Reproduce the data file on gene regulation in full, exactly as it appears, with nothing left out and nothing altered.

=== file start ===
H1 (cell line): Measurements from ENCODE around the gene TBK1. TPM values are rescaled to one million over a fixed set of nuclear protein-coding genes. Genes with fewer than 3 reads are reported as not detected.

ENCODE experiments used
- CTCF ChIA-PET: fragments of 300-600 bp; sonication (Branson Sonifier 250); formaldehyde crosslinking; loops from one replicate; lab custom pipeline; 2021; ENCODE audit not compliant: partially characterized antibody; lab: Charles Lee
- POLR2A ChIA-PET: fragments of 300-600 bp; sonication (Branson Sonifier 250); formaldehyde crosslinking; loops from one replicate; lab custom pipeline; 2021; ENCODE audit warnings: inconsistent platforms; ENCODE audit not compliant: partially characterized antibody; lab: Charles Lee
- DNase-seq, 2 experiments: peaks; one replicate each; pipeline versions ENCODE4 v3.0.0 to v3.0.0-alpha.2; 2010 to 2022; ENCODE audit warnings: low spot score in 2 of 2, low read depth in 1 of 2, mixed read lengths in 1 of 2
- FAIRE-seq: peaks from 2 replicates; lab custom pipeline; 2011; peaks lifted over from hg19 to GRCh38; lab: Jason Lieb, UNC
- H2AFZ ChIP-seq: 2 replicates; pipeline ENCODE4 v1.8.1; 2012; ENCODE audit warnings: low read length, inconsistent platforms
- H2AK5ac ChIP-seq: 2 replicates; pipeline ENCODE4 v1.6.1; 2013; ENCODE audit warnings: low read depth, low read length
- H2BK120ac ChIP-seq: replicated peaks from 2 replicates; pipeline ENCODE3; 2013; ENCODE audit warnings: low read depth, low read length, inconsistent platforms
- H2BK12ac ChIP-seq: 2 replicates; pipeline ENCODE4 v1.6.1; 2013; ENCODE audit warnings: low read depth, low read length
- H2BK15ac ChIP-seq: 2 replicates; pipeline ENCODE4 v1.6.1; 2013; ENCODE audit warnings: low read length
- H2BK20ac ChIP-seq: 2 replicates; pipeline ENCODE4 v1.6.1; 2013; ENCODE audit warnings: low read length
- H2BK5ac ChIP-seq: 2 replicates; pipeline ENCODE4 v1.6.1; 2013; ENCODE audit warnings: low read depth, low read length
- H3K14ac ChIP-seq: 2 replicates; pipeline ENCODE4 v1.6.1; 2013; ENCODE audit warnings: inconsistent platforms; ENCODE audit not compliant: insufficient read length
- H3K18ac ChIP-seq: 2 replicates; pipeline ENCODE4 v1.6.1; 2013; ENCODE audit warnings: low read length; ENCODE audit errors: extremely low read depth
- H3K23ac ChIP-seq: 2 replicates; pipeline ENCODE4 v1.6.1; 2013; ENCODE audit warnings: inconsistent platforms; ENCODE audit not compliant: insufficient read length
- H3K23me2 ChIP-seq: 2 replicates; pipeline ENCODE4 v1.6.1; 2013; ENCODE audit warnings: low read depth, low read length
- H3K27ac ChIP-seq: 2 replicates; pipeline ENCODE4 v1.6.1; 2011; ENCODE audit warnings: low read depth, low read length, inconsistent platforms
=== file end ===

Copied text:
H1 (cell line): Measurements from ENCODE around the gene TBK1. TPM values are rescaled to one million over a fixed set of nuclear protein-coding genes. Genes with fewer than 3 reads are reported as not detected.

ENCODE experiments used
- CTCF ChIA-PET: fragments of 300-600 bp; sonication (Branson Sonifier 250); formaldehyde crosslinking; loops from one replicate; lab custom pipeline; 2021; ENCODE audit not compliant: partially characterized antibody; lab: Charles Lee
- POLR2A ChIA-PET: fragments of 300-600 bp; sonication (Branson Sonifier 250); formaldehyde crosslinking; loops from one replicate; lab custom pipeline; 2021; ENCODE audit warnings: inconsistent platforms; ENCODE audit not compliant: partially characterized antibody; lab: Charles Lee
- DNase-seq, 2 experiments: peaks; one replicate each; pipeline versions ENCODE4 v3.0.0 to v3.0.0-alpha.2; 2010 to 2022; ENCODE audit warnings: low spot score in 2 of 2, low read depth in 1 of 2, mixed read lengths in 1 of 2
- FAIRE-seq: peaks from 2 replicates; lab custom pipeline; 2011; peaks lifted over from hg19 to GRCh38; lab: Jason Lieb, UNC
- H2AFZ ChIP-seq: 2 replicates; pipeline ENCODE4 v1.8.1; 2012; ENCODE audit warnings: low read length, inconsistent platforms
- H2AK5ac ChIP-seq: 2 replicates; pipeline ENCODE4 v1.6.1; 2013; ENCODE audit warnings: low read depth, low read length
- H2BK120ac ChIP-seq: replicated peaks from 2 replicates; pipeline ENCODE3; 2013; ENCODE audit warnings: low read depth, low read length, inconsistent platforms
- H2BK12ac ChIP-seq: 2 replicates; pipeline ENCODE4 v1.6.1; 2013; ENCODE audit warnings: low read depth, low read length
- H2BK15ac ChIP-seq: 2 replicates; pipeline ENCODE4 v1.6.1; 2013; ENCODE audit warnings: low read length
- H2BK20ac ChIP-seq: 2 replicates; pipeline ENCODE4 v1.6.1; 2013; ENCODE audit warnings: low read length
- H2BK5ac ChIP-seq: 2 replicates; pipeline ENCODE4 v1.6.1; 2013; ENCODE audit warnings: low read depth, low read length
- H3K14ac ChIP-seq: 2 replicates; pipeline ENCODE4 v1.6.1; 2013; ENCODE audit warnings: inconsistent platforms; ENCODE audit not compliant: insufficient read length
- H3K18ac ChIP-seq: 2 replicates; pipeline ENCODE4 v1.6.1; 2013; ENCODE audit warnings: low read length; ENCODE audit errors: extremely low read depth
- H3K23ac ChIP-seq: 2 replicates; pipeline ENCODE4 v1.6.1; 2013; ENCODE audit warnings: inconsistent platforms; ENCODE audit not compliant: insufficient read length
- H3K23me2 ChIP-seq: 2 replicates; pipeline ENCODE4 v1.6.1; 2013; ENCODE audit warnings: low read depth, low read length
- H3K27ac ChIP-seq: 2 replicates; pipeline ENCODE4 v1.6.1; 2011; ENCODE audit warnings: low read depth, low read length, inconsistent platforms